Japan Skins: What went right and wrong with golf's latest experiment
Atsushi Tomura / Getty Images Sport / Getty

While you were sleeping, Tiger Woods, Rory McIlroy, Jason Day and Hideki Matsuyama were squaring off in The Challenge: Japan Skins at Narashino Country Club with $350,000 on the line.

Day won the contest by claiming eight skins totaling $210,000. His biggest shot was a final-hole birdie that earned him $100,000.

None of the players were sharp at the start. On the short par-3 fifth, for example, Tiger pulled his tee shot into the greenside bunker while the other three dunked their shots into the water. Woods only needed par to earn his first two skins of the day.

Ignoring the poor play, Monday's event had its pros, but also its cons. Here's what organizers got right and wrong with golf's latest made-for-TV experiment.


The attempt

Even if you feel the Japan Skins was gimmicky or lacked excitement, kudos should be given to those in charge for taking a risk and trying something different.

The PGA Tour is extremely repetitive. Week in and week out, 100 or so players show up to play 72 holes of stroke play. Aside from the major championships, it's the same song and dance. That means one-off events like a skins game or "The Match: Tiger vs. Phil" keep things interesting, even if they aren't perfectly executed.

Plus, the more that competitions like the Japan Skins are attempted, the better they will go. The players will get more comfortable as mic'd-up entertainers and the broadcast teams will gain a better understanding of how to present the event.


Golf needs more mic'd-up players. Period.

Whether it's strategy talk between players and caddies, banter between competitors, or casual conversations about things completely unrelated to golf, fans should get a more intimate look at those on the course.

At one point on Monday, McIlroy was explaining the logistics of the Rugby World Cup to Woods. The conversation was brief and quiet because Day was lining up a putt, but it still provided a rare glimpse at how two of the best golfers in the world interact.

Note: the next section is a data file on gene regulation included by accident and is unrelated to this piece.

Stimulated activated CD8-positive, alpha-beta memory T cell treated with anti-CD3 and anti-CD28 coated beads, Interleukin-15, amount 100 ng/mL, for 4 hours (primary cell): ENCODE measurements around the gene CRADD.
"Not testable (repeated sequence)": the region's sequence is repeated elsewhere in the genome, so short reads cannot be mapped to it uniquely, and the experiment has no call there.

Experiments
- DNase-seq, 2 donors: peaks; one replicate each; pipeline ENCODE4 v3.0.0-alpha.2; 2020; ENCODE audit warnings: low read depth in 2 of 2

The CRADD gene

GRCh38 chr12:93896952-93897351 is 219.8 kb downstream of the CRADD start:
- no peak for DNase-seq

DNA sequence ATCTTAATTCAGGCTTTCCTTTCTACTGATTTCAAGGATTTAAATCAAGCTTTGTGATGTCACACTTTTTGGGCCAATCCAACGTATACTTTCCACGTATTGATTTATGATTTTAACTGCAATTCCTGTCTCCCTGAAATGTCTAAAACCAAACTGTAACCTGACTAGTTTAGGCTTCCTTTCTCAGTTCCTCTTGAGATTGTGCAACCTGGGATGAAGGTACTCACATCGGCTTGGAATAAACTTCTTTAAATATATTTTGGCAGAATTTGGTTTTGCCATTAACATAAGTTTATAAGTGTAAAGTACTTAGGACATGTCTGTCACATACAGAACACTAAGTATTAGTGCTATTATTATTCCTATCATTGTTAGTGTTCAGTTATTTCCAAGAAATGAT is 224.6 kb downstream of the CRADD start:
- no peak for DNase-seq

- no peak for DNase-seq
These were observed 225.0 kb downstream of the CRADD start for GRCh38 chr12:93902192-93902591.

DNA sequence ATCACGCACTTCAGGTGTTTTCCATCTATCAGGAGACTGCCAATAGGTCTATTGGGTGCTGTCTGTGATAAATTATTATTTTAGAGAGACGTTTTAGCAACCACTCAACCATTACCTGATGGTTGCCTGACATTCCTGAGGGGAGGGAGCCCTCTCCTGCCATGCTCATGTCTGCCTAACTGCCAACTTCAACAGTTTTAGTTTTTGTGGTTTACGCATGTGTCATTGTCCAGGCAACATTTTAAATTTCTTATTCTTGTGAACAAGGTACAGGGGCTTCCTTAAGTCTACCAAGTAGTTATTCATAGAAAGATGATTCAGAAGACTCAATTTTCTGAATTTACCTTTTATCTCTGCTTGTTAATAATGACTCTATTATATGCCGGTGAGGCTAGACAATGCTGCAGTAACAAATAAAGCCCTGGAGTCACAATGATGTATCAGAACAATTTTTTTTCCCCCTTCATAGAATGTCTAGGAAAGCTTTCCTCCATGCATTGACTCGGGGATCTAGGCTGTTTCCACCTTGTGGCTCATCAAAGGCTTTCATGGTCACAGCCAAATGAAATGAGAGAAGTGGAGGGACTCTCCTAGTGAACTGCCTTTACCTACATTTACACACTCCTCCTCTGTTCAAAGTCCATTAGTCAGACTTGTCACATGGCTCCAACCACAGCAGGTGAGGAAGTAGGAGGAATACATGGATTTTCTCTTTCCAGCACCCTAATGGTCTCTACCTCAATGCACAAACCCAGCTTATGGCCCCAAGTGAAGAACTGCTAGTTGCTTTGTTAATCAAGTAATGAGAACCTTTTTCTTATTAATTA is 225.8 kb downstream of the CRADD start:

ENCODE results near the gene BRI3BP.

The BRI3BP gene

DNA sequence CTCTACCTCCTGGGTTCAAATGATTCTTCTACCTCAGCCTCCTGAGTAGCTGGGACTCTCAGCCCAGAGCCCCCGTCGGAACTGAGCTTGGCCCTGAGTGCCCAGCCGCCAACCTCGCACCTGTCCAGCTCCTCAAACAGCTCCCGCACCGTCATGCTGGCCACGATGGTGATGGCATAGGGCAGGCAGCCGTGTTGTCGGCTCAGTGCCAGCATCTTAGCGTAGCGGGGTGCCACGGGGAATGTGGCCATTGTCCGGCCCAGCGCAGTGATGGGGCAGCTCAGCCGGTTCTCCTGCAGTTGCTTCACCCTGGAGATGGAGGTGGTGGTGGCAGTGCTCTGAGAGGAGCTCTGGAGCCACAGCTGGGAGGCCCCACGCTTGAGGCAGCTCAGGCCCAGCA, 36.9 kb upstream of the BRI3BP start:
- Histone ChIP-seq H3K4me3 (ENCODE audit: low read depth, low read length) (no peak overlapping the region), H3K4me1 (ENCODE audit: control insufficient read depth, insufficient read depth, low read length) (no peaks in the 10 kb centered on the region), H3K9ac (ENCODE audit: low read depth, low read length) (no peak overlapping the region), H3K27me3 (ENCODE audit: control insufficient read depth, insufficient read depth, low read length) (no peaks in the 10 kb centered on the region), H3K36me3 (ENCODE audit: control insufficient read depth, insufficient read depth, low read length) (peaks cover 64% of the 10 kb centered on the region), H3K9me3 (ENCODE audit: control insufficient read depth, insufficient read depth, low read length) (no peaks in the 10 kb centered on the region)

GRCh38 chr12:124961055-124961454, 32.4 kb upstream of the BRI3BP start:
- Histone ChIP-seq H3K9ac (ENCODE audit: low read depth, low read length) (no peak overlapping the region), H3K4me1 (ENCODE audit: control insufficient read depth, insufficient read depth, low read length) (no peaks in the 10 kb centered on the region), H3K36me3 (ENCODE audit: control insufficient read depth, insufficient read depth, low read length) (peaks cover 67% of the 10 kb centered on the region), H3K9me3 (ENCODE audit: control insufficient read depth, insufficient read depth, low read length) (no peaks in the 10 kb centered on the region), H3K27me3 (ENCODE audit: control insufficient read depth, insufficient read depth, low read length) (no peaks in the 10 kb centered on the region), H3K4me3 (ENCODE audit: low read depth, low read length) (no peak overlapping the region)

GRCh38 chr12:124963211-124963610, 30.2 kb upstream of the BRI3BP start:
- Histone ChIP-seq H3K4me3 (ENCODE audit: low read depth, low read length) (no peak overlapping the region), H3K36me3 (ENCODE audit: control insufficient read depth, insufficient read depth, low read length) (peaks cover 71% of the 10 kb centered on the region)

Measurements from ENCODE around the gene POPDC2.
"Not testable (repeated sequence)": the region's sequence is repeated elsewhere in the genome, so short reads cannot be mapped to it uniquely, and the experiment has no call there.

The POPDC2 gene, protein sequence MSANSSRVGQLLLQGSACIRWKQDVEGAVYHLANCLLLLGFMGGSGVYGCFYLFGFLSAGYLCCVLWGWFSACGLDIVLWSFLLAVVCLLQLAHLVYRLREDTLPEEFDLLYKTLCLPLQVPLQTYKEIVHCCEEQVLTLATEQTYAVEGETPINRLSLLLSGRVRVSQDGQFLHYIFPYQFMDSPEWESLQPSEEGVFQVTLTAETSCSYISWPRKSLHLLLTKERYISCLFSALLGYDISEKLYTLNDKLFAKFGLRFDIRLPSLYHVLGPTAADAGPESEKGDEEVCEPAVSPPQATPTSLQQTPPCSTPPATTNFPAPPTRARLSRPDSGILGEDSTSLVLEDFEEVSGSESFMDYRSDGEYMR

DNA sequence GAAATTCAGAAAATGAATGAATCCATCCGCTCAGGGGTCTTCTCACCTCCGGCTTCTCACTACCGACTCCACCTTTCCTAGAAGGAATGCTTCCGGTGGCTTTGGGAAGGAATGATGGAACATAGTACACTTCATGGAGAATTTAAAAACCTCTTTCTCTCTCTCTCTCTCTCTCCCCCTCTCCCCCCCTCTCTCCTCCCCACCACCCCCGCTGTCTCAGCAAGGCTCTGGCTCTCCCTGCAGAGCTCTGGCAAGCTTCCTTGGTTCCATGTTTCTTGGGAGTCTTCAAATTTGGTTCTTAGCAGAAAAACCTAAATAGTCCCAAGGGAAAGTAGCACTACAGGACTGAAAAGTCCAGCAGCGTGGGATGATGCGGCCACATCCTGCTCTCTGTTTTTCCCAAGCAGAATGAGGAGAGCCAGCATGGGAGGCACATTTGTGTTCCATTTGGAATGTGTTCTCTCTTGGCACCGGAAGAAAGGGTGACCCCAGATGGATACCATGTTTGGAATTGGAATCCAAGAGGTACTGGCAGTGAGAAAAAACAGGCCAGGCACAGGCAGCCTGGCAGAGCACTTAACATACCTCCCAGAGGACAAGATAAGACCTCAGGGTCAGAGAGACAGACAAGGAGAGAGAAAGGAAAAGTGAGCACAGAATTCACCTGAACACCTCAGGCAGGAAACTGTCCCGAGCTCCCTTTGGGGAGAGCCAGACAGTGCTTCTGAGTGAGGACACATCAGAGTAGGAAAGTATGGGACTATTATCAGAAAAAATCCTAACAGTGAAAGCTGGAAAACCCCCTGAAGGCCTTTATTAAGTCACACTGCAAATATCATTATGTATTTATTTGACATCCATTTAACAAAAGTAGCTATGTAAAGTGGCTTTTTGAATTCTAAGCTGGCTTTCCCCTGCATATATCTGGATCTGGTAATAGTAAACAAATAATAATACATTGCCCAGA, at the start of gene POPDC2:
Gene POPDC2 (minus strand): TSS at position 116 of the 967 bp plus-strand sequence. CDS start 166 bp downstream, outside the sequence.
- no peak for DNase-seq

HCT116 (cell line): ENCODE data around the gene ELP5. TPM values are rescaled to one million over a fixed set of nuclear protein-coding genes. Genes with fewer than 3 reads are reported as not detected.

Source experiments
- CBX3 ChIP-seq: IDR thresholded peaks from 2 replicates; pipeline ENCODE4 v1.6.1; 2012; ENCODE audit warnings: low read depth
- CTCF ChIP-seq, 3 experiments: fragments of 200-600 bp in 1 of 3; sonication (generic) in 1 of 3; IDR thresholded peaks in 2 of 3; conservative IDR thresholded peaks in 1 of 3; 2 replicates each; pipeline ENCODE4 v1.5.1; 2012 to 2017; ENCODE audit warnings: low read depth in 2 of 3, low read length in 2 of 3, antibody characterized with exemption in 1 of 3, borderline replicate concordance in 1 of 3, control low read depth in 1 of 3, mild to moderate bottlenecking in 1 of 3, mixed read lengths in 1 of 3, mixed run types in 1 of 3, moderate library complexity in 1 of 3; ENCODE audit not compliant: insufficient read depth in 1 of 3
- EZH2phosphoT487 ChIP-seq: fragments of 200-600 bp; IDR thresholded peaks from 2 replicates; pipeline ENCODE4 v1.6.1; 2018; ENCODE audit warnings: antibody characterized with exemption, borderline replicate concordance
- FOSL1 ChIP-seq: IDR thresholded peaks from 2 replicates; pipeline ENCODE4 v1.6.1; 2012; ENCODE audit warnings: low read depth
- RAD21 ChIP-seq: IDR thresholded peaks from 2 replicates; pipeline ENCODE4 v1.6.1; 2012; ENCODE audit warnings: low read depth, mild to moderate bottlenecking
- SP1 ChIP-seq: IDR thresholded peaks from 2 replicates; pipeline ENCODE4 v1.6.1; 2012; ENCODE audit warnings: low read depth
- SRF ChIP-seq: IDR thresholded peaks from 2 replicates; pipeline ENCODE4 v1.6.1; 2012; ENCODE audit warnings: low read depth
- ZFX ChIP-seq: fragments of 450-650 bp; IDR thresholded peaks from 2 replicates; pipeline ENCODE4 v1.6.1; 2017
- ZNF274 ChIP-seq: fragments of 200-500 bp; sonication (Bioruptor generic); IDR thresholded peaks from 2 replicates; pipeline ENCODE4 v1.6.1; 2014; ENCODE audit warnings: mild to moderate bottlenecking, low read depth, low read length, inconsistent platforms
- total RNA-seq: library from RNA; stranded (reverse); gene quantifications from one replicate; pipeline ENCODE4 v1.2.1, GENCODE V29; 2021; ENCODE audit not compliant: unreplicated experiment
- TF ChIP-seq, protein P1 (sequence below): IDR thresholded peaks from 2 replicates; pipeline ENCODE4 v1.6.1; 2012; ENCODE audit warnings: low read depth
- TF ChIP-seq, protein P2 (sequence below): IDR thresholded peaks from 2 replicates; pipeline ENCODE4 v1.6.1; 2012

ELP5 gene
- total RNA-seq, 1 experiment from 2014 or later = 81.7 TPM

Sure, most of the small talk is mundane. But there's always a chance for an insightful conversation and for viewers to get a better understanding of each player's personality.

1-club challenge

In a fun, unique wrinkle, the players were forced to choose a single club to use for the entire par-5 14th. The group went with a variety of long irons, which removed the possibility of going for the green in two.

Things almost got very interesting when McIlroy considered his 5-wood. In the end, though, he changed his mind.

However, the one-club challenge still produced the most impressive moment of the event. Day displayed his short-game brilliance with this remarkable bunker shot using a 6-iron.


The timing

It's hard to believe that midnight ET is the optimal time to broadcast a made-for-TV event. With the majority of North America's East Coast in bed before the first ball was in the air, there's no way that viewership numbers will meet expectations.

Why not start at 9 a.m. local time? That's 8 p.m. ET - prime time on a Sunday night - and consumable for everyone coast to coast.

Additionally, players were fighting darkness due to the 1 p.m. start in Japan. At one point, golf carts were used to pick up the pace. The final two holes - arguably the most important - were played in the dark under spotlights, and the players struggled. Day won No. 17 with a par, and he was the only player to birdie the par-5 18th.

Where's the cash?

One of the biggest turnoffs for the match between Tiger and Phil Mickelson was the constant promotion of the $9-million prize. However, at least the money was meaningful. At the Japan Skins, competitors were basically playing for pocket change.

While the prize money is provided by the sponsors, it needs to matter - it is a skins game after all. In 2008, the last time a skins game was contested, the purse was $1 million. In 2001, Greg Norman won seven figures by himself. Hell, way back in 1983, Gary Player took home $170,000.

While money shouldn't be the focal point of an event, there needs to be a little more at stake. McIlroy just won nearly $24 million in the 2018-19 season. Do you really think a putt worth $10,000 is going to make him sweat?

Lack of trash talk

With two mic'd-up competitions in the books, it's official. Golfers are the worst trash talkers.

There wasn't a single moment in Japan where a player talked smack to a fellow competitor right before they lined up a putt. Perhaps they are too friendly with one another or they simply don't care enough to try and get inside each other's heads. Either way, a little more gamesmanship would keep fans more interested.

Japan Skins: What went right and wrong with golf's latest experiment
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